Jackson family seeks marker
NATCHEZ — Denise Ford and Wharlest Jackson Jr. say they will never forget their father’s ultimate sacrifice, and the Miss-Lou community shouldn’t either.
Wharlest Jackson Sr., 36, died on Feb. 27, 1967, when a planted bomb exploded in his Chevy pickup. Jackson, a black man, had recently been promoted at the Armstrong Tire Factory to a job that had been traditionally done by whites.
Jackson’s killers were never found.
Forty-three years later, Jackson is hailed as a civil rights hero who pushed for economic equality through faith and hard work. Ford and Wharlest Jr. want to honor their father’s legacy by placing a marker at the site of bombing on Minor Street, and are soliciting donations from the community.
“There are a lot of people who loved my father and what he stood for, and I believe they’d like to take a part in that and we want to allow them the opportunity to take part in that,” said Wharlest Jr., who was 8 years old at the time of his father’s death.
Ford said the marker will cost approximately $800. She and Wharlest Jr. have each contributed $100, meaning $600 needs to be raised.
All donations are tax deductible, and should be mailed to the Historic Natchez Foundation, 108 S. Commerce St., Natchez, MS 39120.
“This was something I felt I wanted to do to help me with closure,” said Ford, who was 12 years old when her father died. “He sacrificed his life for a 10-cent promotion to care for his family, and it killed him.
“His legacy is to let us know as black folks we can stand with our fellow man and fulfill our obligations. Never say, ‘No I can’t, but yes, I can.’”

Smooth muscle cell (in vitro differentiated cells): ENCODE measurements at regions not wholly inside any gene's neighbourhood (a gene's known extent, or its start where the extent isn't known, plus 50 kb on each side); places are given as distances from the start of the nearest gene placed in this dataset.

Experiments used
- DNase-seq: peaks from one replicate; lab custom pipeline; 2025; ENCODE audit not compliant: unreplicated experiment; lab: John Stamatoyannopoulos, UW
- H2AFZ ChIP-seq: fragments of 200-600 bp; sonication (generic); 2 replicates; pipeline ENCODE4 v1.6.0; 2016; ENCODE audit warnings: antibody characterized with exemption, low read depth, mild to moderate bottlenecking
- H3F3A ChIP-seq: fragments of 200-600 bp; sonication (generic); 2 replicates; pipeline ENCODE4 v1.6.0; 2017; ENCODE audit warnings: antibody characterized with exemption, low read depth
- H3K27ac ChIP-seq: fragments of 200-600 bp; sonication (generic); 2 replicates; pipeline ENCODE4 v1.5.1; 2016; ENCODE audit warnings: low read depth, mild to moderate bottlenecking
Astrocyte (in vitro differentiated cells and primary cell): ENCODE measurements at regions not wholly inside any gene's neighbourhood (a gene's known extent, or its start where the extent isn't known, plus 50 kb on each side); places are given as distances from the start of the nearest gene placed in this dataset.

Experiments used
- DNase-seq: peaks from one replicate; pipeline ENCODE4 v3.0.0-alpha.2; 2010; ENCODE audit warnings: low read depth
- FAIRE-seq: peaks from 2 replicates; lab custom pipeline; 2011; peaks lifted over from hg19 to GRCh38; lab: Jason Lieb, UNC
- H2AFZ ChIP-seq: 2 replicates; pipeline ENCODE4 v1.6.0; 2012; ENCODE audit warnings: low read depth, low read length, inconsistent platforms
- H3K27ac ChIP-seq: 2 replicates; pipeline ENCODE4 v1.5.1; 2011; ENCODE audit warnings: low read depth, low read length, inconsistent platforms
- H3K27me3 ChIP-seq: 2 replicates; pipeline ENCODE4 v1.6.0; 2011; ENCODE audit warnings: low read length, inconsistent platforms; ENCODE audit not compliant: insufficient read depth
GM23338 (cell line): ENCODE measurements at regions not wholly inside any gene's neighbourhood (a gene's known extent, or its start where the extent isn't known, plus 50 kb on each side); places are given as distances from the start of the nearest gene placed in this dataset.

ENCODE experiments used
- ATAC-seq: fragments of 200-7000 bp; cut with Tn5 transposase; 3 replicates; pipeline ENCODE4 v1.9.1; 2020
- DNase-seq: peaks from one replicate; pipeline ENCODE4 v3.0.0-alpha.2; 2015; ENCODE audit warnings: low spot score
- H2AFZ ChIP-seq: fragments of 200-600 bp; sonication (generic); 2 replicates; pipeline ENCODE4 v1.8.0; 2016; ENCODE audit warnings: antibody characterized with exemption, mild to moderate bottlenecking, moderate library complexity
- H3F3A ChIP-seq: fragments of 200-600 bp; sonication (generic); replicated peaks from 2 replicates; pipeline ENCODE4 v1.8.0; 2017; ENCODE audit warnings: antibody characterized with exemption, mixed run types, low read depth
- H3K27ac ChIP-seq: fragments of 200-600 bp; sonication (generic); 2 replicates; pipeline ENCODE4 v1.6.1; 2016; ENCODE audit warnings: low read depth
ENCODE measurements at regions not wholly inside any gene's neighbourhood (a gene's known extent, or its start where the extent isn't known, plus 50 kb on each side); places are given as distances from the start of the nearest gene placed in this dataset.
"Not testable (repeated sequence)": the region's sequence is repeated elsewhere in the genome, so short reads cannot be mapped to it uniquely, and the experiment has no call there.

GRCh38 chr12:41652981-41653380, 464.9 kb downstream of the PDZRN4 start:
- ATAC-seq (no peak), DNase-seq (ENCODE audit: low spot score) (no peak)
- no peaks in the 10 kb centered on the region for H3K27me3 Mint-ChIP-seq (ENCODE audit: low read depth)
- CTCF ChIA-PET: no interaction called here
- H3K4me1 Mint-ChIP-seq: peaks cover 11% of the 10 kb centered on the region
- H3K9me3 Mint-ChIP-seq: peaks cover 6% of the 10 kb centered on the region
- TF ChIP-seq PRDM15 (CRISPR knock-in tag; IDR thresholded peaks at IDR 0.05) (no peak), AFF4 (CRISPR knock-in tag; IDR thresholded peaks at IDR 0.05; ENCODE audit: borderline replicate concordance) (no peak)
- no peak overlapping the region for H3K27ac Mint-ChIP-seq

In addition to preserving their father’s legacy, Ford and Wharlest Jr. continue to follow investigations and research surrounding their father’s death. The U.S. Attorney’s office reopened the Jackson case in 2005, and the Federal Bureau of Investigation concluded in 2006 that anyone connected to the murder is probably dead.
Ford said the Cold Case Justice Initiative at Syracuse University Law School has been instrumental in keeping her father’s case alive, but she doesn’t believe everyone who had a hand in her father’s death is deceased.
“You’ve got the FBI, former Natchez policemen who’ve let this case go unsolved for 43 years,” Ford said. “The person who did it had accomplices. Where are they?”
Wharlest Jr. believes members of a white supremacist group that existed in Concordia Parish are responsible for his father’s death. Like his sister, Wharlest Jr. believes some suspects are still alive.
“The Klansmen had a meeting in Vidalia and the youngest person there was about 22 years old, which would make that person 65 now,” Wharlest Jr. said.
“In our hearts we are content because God is a just God, and He will execute justice. You cannot murder or harm anybody and not have it come back on you at some particular point in time.
“These people may get by us, but they won’t get by capital G-O-D, God. That’s an insurance I have in my heart today.”